Seven trends in fire, life safety
Respondents to the Consulting-Specifying Engineer 2016 Fire and Life Safety Study identified seven high-level findings.
Respondents to the Consulting-Specifying Engineer 2016 Fire and Life Safety Study identified seven high-level findings impacting the fire and life safety industry:
- Building structures: Building respondents specify, design, or make fire and life safety system product selections for are office buildings (75%), industrial/manufacturing facilities/warehouses (56%), government buildings/military facilities (49%), and college/university buildings (49%).
- Systems specified: Three-quarters of respondents specify or expect to specify detection products—including control systems, dampers, and fire, smoke, heat, and linear detectors.
- Systems value: The average total annual dollar amount of fire and life safety systems specified for new and existing systems is $2.2 million.
- Challenges: When asked about fire and life safety system design challenges, six in 10 respondents indicated they were challenged by subjective interpretation of regulations by code authorities, inadequate design budget, designing for interoperability and integration of systems, codes and standards, and education as constant hurdles.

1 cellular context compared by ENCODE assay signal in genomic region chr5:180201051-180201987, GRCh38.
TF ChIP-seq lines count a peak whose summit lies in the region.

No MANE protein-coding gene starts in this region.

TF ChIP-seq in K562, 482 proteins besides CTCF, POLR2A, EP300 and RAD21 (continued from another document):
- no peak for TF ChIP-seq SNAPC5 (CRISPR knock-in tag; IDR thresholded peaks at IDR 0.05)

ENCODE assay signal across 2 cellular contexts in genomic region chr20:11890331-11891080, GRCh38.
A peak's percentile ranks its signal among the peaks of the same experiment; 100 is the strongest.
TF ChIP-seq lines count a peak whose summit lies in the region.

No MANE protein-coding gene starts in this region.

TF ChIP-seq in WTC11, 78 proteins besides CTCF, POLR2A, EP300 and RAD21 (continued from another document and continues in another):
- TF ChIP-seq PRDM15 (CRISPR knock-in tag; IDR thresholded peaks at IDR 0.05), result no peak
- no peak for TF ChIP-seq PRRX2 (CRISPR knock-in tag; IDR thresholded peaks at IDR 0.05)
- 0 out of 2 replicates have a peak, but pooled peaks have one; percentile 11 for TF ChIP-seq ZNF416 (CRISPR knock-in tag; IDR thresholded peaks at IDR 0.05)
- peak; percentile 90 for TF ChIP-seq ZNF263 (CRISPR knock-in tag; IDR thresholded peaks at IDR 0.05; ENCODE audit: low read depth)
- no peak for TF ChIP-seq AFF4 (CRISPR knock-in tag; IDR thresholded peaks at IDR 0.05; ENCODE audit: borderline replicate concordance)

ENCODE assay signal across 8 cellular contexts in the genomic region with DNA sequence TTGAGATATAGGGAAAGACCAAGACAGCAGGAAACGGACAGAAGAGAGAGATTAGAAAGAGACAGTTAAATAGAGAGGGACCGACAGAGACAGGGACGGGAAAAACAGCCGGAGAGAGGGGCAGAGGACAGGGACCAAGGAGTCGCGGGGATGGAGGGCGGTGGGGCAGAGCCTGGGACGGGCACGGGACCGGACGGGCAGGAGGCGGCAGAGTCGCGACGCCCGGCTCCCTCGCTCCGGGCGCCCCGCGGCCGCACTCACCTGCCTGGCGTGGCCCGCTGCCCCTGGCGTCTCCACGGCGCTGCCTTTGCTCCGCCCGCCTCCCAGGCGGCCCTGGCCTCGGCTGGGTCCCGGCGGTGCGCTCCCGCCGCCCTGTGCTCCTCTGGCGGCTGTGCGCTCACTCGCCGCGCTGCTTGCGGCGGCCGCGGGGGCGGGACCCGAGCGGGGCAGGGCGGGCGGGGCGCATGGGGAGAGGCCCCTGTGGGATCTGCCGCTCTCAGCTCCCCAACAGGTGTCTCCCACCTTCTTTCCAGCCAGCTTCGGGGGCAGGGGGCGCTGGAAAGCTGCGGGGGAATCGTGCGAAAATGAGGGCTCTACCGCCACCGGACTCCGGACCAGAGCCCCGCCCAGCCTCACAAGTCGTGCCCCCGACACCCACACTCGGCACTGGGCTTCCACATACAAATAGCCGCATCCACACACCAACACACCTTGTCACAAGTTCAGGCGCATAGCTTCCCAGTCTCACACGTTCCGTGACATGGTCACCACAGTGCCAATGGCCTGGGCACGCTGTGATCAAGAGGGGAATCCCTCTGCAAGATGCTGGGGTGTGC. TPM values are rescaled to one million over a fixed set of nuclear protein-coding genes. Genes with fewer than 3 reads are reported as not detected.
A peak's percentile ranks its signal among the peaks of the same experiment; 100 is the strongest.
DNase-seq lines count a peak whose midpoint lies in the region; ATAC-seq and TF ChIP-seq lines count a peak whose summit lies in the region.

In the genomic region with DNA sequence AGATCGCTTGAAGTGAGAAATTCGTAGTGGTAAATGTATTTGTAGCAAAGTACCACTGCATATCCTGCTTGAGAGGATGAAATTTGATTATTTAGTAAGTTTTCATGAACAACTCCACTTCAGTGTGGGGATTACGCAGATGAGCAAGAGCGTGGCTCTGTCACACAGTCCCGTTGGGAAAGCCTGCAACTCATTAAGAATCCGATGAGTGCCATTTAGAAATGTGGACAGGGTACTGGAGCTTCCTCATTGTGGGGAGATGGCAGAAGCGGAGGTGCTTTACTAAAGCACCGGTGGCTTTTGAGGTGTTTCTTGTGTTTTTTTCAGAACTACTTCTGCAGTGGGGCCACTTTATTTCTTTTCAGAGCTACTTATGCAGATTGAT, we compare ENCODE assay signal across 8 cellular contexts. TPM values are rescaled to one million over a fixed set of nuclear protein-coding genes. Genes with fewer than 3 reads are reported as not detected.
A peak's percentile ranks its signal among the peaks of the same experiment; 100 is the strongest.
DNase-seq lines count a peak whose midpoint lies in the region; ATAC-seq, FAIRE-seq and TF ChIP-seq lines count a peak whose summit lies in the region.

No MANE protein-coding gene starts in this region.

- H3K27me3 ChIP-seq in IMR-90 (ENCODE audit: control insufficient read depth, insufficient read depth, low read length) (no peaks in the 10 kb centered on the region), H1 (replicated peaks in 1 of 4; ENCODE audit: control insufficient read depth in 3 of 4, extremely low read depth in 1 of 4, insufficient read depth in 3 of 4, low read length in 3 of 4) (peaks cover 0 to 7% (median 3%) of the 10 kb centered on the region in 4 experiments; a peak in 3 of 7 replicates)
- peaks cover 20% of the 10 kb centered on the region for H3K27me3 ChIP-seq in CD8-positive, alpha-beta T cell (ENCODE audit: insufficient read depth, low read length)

- Disciplines: Local authorities having jurisdiction (AHJs) or fire officials have the most input and impact on fire and life safety design, according to 72% of respondents, followed by owners (43%), architects (40%), and electrical engineers (38%).
- Design factors: Product quality (70%), service support (47%), and manufacturer’s reputation (42%) were identified as extremely important to respondents when selecting fire and life safety systems.
- Experience: The average engineer involved in fire and life safety systems has been in the industry for 23 years.
Access the full 2016 Fire and Life Safety report to view additional key findings.